20 people are suing Google for capturing private data from Wi-Fi networks through Google’s Street View Cars.
A passenger created a Wi-Fi hotspot named “Bomb on Board.”
Wi-fi backscatter is a new technology that could potentially power battery-free devices for use in the Internet of Things.
Work on 802.11ax Wi-Fi has started and it could offer amazing per device speeds. But don’t hold your breath, it won’t be ratified until 2019!
Because of Android’s “Back up my data” service, Google knows the passwords to all the Wi-Fi networks you access and the NSA can get at that data too. The simplest option right now is to de-activate the service, but how many users will bother?
A new Sony Google TV device, (product number NSZ-G8), has recently received Wi-Fi certification, but it hasn’t been officially announced by Sony yet.
AT&T and Boingo Wireless are teaming up to bring their customers a wider level of Wi-Fi access while traveling abroad. Although this might sound like a good deal for customers, it comes with a catch for AT&T users.
A Wi-Fi issue seems to be affecting a variety of Nexus devices (Nexus 4, Nexus 7, Nexus 10, Galaxy Nexus) running Android 4.2 and Android 4.2.1, with Google reluctant to call it a software issue.
Do you remember 2010? Android 2.1 was all the rage and the HTC Desire was the phone to own. Joonas Lehtolahti remembers it too. He had a problem with the Wi-Fi network at his university. Because it was an open, un-encrypted network students could connect without needing a password, but to get out onto the Internet you needed to login via a special server. Without getting technical the redirect to this login server used just the hostname “joynet” rather than its full domain name “joynet.joensuu.fi”. OK, so what? Well the problem is that with Android that meant that the name couldn’t be resolved. The result was that students at the university couldn’t access the Internet from an Android device.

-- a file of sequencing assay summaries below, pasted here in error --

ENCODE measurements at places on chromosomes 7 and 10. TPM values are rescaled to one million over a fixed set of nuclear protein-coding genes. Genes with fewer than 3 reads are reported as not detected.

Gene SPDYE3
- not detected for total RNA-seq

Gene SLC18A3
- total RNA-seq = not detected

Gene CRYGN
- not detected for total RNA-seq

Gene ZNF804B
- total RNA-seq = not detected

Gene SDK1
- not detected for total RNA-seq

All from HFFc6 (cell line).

Hot on the heels of a report about Americans spending more every year on their smartphones and data plans, we bring news that may make carriers a little less happy. It seems downloads over Wi-Fi amount to more than double the cellular average at nearly 2.5GB monthly. The average Android smartphone user downloads around 870MB over cellular a month.